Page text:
The family of a Greenville man who was murdered as part of a robbery in 2010 said Tuesday that they can sleep with a little more security since the man accused of his murder was found guilty Tuesday.
Daniel Allen was sentenced to life without parole and received another consecutive life sentence for the Jan. 2, 2010, murder of Dwayne Louder. Allen was one of five people involved in the robbery of Louder, where the victim’s girlfriend and daughter were hog tied as they searched their home for drugs and money.
A Troup County jury found Allen guilty on counts of malice murder, felony murder and kidnapping with bodily injury. Allen, according to prosecutors and witnesses, shot a bound Louder in his vehicle in an area off Smokey Road after the robbery, unloading one gun then shooting him three more times to “make sure he was dead,” said Senior Assistant District Attorney Lynda Caldwell.
The victim’s mother, Shirley Louder, said it had been “a long two years, eight months, 26 days and 13 hours at 1 o’clock since we got the news” of his death. She told the court that her granddaughter, the victim’s daughter, could sleep a little better now, but that the murder of her only son “leaves an empty place that can never be mended.”
She pointed out the senselessness of the killing – the group already had taken the drugs and money they wanted from the victim. She said it was a small blessing that Dwayne Louder’s girlfriend and daughter were spared his fate.
Shirley Louder told Allen that the family hoped he would now be constantly looking over his shoulder in fear the way they have been the last two years.
Dee Copeland, the victim’s sister, read a poem to the court that was written by Dwayne Louder’s classmates. Louder’s girlfriend, in a short, tearful address, told Allen she and her daughter could sleep better at night knowing he would be behind bars, but there was still a part of their hearts missing that could never be replaced.
Caldwell, before Superior Court Judge Quillian Baldwin made his decision on sentencing, said Allen should receive life without parole because he “represents a significant threat to the community.”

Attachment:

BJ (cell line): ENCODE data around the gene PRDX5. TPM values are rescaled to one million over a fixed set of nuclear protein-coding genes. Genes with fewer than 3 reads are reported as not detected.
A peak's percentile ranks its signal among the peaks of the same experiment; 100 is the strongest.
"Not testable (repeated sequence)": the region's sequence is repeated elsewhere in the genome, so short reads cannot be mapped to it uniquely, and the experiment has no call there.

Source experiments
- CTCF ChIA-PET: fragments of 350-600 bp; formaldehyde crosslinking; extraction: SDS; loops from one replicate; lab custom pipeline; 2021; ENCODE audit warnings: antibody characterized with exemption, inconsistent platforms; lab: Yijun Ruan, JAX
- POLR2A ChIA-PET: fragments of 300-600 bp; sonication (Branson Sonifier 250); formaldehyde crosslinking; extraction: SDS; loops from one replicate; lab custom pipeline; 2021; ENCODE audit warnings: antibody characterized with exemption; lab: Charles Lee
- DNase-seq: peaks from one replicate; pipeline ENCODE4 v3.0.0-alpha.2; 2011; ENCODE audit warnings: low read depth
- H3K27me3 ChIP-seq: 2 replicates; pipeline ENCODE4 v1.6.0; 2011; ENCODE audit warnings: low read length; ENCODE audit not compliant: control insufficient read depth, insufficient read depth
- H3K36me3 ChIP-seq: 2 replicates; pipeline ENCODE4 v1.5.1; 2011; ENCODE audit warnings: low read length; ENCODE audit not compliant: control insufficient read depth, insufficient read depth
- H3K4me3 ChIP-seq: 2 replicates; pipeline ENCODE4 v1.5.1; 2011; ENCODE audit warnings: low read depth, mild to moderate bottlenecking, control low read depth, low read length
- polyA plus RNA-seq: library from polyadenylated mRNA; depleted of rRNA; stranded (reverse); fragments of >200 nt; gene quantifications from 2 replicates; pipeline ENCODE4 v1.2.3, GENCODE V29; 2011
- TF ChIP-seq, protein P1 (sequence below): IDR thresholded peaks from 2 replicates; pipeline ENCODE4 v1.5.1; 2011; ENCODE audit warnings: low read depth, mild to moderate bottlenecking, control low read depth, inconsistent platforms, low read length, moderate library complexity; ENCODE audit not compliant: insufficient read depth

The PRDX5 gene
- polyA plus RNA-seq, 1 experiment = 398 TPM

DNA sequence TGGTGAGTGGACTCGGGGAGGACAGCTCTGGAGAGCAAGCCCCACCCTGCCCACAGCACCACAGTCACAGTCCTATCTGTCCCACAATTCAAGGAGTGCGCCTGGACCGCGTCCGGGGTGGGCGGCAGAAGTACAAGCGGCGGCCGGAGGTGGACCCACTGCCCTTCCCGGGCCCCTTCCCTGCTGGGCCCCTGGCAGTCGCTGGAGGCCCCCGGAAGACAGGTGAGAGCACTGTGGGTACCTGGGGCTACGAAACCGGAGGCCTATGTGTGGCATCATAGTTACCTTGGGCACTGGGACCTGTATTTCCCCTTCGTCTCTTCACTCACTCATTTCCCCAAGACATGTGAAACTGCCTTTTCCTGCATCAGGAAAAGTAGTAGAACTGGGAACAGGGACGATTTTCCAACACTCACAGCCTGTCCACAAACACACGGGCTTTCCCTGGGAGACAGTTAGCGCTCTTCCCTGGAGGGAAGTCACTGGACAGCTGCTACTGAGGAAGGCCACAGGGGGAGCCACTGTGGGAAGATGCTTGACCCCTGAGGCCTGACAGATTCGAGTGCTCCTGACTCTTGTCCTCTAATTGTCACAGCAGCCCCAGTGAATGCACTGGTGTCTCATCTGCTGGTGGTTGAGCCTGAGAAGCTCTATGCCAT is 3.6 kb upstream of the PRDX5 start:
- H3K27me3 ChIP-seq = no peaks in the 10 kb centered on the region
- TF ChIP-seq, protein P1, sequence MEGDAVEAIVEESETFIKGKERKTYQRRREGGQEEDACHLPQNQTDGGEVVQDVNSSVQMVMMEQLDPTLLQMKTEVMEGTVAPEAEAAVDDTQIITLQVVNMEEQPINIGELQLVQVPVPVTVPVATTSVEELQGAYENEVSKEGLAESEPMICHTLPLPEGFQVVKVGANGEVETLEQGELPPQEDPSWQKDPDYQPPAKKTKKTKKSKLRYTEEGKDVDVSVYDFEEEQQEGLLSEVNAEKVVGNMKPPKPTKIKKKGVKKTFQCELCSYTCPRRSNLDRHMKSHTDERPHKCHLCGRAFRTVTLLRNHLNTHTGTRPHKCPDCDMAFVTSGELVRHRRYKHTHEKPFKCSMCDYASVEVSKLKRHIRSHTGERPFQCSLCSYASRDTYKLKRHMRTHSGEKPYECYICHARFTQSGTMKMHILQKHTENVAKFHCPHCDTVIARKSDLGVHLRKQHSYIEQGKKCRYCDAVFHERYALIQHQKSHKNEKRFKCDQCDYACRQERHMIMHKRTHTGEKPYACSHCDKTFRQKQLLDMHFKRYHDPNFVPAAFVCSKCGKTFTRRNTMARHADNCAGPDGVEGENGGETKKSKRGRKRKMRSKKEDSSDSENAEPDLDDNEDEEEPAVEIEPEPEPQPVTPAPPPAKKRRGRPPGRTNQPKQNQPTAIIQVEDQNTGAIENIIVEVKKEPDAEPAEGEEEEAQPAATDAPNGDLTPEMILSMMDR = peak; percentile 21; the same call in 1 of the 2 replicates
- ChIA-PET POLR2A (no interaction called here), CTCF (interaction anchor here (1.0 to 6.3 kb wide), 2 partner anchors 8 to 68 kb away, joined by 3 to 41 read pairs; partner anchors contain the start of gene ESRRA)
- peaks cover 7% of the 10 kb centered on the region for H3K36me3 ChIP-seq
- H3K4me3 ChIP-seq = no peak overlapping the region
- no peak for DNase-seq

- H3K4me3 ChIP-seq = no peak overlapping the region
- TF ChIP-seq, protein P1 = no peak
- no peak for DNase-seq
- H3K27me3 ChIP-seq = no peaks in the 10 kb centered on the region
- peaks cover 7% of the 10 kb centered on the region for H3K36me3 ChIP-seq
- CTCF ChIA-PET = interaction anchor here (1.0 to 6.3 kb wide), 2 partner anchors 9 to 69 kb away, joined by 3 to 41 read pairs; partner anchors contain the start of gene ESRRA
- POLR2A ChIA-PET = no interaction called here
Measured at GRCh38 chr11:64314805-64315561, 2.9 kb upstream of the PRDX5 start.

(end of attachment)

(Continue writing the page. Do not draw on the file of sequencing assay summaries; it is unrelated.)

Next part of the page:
“He should never be allowed to walk free,” she said. “He should never, ever, ever be allowed to do this again. That is what he deserves.”
Allen’s defense attorney, Monica Hamlett, asked the judge to allow Allen parole. She said the other co-defendants, who should be considered no less guilty in the case, received plea deals of 15 and 25 years, and one – Sade Davidson, who said she unwittingly was a driver for the robbery – has a recommended deal for 2 years.
“We say Mr. Allen is no more culpable than his co-defendants,” she said.
Baldwin, before announcing his decision, remarked on the apparent callousness of the murder.
“We see a lot of murder cases come across the bench, but seldom do we see one that is as cold-blooded as this is,” Baldwin told Allen. “There was no reason to shoot Mr. Louder. You may not have liked him, he may have crossed you on a deal, but there was no reason to shoot him.”
Baldwin combined the two murder counts for a single life without parole sentence and the consecutive life sentence for the kidnapping with bodily harm charge.
Baldwin asked if Allen had anything to say to the court.
“No, not at this time,” Allen said flatly. “Just that I wish to pursue my appeal.”